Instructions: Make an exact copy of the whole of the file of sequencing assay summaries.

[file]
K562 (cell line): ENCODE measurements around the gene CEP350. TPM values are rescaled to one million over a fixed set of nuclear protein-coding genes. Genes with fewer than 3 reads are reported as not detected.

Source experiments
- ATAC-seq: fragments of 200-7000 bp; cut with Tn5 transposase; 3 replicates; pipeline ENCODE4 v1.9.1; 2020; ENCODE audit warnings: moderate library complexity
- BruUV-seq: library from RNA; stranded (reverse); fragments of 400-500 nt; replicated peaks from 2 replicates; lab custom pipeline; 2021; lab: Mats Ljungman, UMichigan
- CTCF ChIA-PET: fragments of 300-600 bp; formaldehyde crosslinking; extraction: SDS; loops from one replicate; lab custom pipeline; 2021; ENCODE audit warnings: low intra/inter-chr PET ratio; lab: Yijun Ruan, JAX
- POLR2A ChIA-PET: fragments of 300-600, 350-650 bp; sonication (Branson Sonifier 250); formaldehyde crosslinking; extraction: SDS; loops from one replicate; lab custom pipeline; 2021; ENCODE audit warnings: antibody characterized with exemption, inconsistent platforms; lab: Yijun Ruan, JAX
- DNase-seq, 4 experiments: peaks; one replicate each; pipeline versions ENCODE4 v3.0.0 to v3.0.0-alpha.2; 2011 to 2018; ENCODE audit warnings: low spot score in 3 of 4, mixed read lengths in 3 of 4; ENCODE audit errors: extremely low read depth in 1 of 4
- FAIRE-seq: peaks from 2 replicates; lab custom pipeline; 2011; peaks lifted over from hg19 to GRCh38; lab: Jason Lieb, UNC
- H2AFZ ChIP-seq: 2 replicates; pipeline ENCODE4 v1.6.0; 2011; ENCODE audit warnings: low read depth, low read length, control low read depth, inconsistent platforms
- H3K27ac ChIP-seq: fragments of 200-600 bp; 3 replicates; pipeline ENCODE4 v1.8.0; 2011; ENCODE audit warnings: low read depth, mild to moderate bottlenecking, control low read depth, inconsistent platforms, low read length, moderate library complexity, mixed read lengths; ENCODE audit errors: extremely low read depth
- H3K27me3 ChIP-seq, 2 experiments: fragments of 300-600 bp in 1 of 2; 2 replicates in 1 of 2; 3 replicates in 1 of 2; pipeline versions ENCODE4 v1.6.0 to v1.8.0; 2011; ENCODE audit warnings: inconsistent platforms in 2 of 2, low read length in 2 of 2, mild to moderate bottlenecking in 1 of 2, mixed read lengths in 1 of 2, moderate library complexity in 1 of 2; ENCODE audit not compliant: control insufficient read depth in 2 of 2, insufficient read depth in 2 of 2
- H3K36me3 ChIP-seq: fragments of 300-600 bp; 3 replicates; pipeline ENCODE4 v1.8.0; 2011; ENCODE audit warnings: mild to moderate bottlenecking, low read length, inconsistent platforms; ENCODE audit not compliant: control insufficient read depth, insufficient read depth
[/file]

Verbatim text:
K562 (cell line): ENCODE measurements around the gene CEP350. TPM values are rescaled to one million over a fixed set of nuclear protein-coding genes. Genes with fewer than 3 reads are reported as not detected.

Source experiments
- ATAC-seq: fragments of 200-7000 bp; cut with Tn5 transposase; 3 replicates; pipeline ENCODE4 v1.9.1; 2020; ENCODE audit warnings: moderate library complexity
- BruUV-seq: library from RNA; stranded (reverse); fragments of 400-500 nt; replicated peaks from 2 replicates; lab custom pipeline; 2021; lab: Mats Ljungman, UMichigan
- CTCF ChIA-PET: fragments of 300-600 bp; formaldehyde crosslinking; extraction: SDS; loops from one replicate; lab custom pipeline; 2021; ENCODE audit warnings: low intra/inter-chr PET ratio; lab: Yijun Ruan, JAX
- POLR2A ChIA-PET: fragments of 300-600, 350-650 bp; sonication (Branson Sonifier 250); formaldehyde crosslinking; extraction: SDS; loops from one replicate; lab custom pipeline; 2021; ENCODE audit warnings: antibody characterized with exemption, inconsistent platforms; lab: Yijun Ruan, JAX
- DNase-seq, 4 experiments: peaks; one replicate each; pipeline versions ENCODE4 v3.0.0 to v3.0.0-alpha.2; 2011 to 2018; ENCODE audit warnings: low spot score in 3 of 4, mixed read lengths in 3 of 4; ENCODE audit errors: extremely low read depth in 1 of 4
- FAIRE-seq: peaks from 2 replicates; lab custom pipeline; 2011; peaks lifted over from hg19 to GRCh38; lab: Jason Lieb, UNC
- H2AFZ ChIP-seq: 2 replicates; pipeline ENCODE4 v1.6.0; 2011; ENCODE audit warnings: low read depth, low read length, control low read depth, inconsistent platforms
- H3K27ac ChIP-seq: fragments of 200-600 bp; 3 replicates; pipeline ENCODE4 v1.8.0; 2011; ENCODE audit warnings: low read depth, mild to moderate bottlenecking, control low read depth, inconsistent platforms, low read length, moderate library complexity, mixed read lengths; ENCODE audit errors: extremely low read depth
- H3K27me3 ChIP-seq, 2 experiments: fragments of 300-600 bp in 1 of 2; 2 replicates in 1 of 2; 3 replicates in 1 of 2; pipeline versions ENCODE4 v1.6.0 to v1.8.0; 2011; ENCODE audit warnings: inconsistent platforms in 2 of 2, low read length in 2 of 2, mild to moderate bottlenecking in 1 of 2, mixed read lengths in 1 of 2, moderate library complexity in 1 of 2; ENCODE audit not compliant: control insufficient read depth in 2 of 2, insufficient read depth in 2 of 2
- H3K36me3 ChIP-seq: fragments of 300-600 bp; 3 replicates; pipeline ENCODE4 v1.8.0; 2011; ENCODE audit warnings: mild to moderate bottlenecking, low read length, inconsistent platforms; ENCODE audit not compliant: control insufficient read depth, insufficient read depth